by Simon Bisson
Artificial Intelligence is the new frontier for software development. Simon Bisson checks out the state of the art.
HardCopy Issue: 70 | Published: November 4, 2016
If there’s one lesson to be learnt from the last few years, it’s that we’re in the early stages of a new industrial revolution, one where we’ll finally be able to deliver on many of the promises of artificial intelligence (AI). But this isn’t science fictional AI, where we’re building robots that will end up replacing us; instead it’s much more mundane, a world where highly-focused machines handle complex and repetitive tasks, or fill in for us where they can save time and effort.
Yes, that’s going to mean changes in what jobs are available, but it’s also going to mean more time for creative work, for exploring new ideas and trying out new things. Some aspects, like self-driving cars, are going to change the way we live, while others, like prediction engines, will make the world less risky.
Just a few years ago, AI seemed to be one of those things, like nuclear fusion, that was always thirty years away. In reality, of course, each new breakthrough rapidly became part of the day-to-day fabric of computing. Apple’s Newton used machine learning-based handwriting recognition in the mid-1990s. It wasn’t successful, but just a few years later the same underlying tools were powering the handwriting engine used by Microsoft’s Windows XP Tablet Edition far more accurately.
What changed? The answer was simple: computers were more powerful, and we had much more data we could use to train those algorithms. That was 13 years ago, and today’s computer systems are even more powerful, with the resources of the cloud to power a new generation of machine learning algorithms. Similarly, we’ve been able to take advantage of the arrays of computing engines in GPUs to build massively parallel neural network systems. We’ve also got access to even more data, along with the tools and storage needed to use it to train our new AI systems.
Low level AI
More complex AI problems can be addressed using the deep learning and neural networking algorithms that are coming out of research labs at Microsoft, Google, and Facebook. These tools aren’t for the faint of heart: they’re complex engines that need a lot of compute power, either in your own high performance computing cluster or in the cloud.
Microsoft Research has been working on many approaches to AI. One is the Computational Network Toolkit (CNTK) which is designed to give you a set of tools for building various neural networks using a series of training tools, running on both CPUs and GPUs. You can download a VM or a container ready to run, or work with the source code using Github. A series of prebuilt solutions can help you get started, but be warned, this is at heart a research tool and gives you extremely low level access the neural networks you’re building.
Google’s Tensor Flow takes a different approach, with a data flow graph connecting mathematical operations. Nodes can run on CPU and GPUs, using Python to link existing operators and C++ to add new data operators. The result is flexible and powerful, and models can move from development laptops to hyper-scale cloud systems and GPU arrays without needing any code changes.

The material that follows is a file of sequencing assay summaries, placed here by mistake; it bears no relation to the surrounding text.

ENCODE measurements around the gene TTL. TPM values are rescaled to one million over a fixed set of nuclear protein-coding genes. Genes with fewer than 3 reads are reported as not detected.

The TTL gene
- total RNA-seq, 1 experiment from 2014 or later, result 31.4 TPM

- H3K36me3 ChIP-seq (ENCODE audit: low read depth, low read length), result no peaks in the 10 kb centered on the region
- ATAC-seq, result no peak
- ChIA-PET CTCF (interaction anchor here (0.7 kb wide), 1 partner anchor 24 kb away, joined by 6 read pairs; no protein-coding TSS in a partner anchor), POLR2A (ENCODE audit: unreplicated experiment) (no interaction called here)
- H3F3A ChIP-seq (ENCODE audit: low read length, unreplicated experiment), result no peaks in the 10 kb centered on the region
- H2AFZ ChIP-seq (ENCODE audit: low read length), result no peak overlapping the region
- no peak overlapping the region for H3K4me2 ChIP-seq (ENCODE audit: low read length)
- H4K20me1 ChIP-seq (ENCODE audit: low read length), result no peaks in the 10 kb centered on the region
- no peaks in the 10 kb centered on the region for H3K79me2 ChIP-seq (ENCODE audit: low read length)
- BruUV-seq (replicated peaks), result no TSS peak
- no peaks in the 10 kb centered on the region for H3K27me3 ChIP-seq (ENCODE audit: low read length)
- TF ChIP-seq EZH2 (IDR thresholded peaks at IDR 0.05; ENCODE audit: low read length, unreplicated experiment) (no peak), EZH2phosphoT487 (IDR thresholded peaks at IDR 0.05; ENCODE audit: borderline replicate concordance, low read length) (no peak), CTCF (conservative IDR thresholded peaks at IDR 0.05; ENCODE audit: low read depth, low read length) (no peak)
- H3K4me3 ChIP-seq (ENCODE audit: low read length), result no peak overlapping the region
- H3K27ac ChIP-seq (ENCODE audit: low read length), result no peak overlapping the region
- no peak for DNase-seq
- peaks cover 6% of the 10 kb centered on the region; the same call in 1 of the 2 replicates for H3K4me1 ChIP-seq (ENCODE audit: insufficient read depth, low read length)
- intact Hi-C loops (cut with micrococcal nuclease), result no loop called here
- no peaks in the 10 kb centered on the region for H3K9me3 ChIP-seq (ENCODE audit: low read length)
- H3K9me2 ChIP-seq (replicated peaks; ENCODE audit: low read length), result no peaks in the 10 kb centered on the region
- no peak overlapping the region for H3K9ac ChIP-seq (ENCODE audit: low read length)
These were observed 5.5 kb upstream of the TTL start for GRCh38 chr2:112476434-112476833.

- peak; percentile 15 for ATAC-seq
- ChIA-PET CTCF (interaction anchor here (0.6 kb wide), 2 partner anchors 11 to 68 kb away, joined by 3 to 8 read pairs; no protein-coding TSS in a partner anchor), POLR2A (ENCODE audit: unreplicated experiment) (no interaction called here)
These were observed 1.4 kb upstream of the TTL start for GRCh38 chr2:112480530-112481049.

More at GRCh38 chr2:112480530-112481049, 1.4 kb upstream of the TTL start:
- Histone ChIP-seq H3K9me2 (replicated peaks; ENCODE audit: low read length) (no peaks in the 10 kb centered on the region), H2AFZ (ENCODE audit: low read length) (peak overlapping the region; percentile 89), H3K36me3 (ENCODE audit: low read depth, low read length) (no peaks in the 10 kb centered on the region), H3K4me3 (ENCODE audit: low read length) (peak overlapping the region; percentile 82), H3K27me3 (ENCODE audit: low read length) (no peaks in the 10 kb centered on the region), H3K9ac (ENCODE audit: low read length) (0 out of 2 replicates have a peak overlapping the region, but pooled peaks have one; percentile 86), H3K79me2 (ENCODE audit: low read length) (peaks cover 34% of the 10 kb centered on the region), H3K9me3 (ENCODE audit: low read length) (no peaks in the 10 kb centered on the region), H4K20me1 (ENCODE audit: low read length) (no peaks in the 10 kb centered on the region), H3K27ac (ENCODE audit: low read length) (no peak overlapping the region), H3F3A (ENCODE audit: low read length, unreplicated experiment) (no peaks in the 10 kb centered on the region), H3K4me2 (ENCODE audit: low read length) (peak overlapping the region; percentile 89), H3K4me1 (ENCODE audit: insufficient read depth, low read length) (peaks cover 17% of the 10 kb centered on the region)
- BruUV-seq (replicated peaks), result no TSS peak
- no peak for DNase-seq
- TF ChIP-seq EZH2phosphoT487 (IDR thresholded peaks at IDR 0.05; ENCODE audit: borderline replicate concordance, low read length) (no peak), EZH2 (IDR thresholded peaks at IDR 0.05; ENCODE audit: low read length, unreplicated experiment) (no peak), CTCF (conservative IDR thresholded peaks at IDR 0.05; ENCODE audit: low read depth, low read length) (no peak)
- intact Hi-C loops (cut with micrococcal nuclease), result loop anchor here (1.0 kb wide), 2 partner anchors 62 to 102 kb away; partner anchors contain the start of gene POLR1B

Tools like CNTK and Tensor Flow have quickly become important resources for AI researchers, overshadowing more specialised tooling like Facebook’s Lua-based Torch and the academic CAFFE deep learning framework.
And then there’s the lessons we’ve learned building hyper-scale search engines. The Googles and Bings of the world aren’t just huge databases of content and links; they’re massive machine learning systems that aim to understand document relevance so they can give you the best answers to your search queries, by using your context (what you’re doing, where you are and so forth) to refine their output.
Modern AI is not just one technology: it’s a range of different approaches that are suitable for different tasks. Some, like machine learning, build on familiar rules-based approaches and statistical analysis, while others use neural networks to find patterns in an almost intuitive fashion.
The key to much modern AI is the combination of powerful computer hardware with large amounts of data. Today’s deep learning systems take a statistical approach to working with data, taking advantage of cloud scale to process and build knowledge maps. It’s an approach that works well with natural language processing, and is being used to handle machine translation in near real time. One intriguing result is that deep learning has been able to find links between words in different languages, for example linking ‘man’ and ‘woman’ to ‘king’ and ‘queen’ without being given direct definitions.
Neural networks take a different approach, training networks to respond to specific inputs, and using the outputs as a basis of a control system. Newer techniques, such as deep feedforward networks, take advantage of convolutional neural networks to model non-linear relationships, and provide much of the basis of recent improvements in image recognition. They are also being used to examine complex pattern spaces, an approach recently used by Google DeepMind’s AlphaGo to beat a human Go player for the first time. Other neural network approaches have been used to improve speech recognition.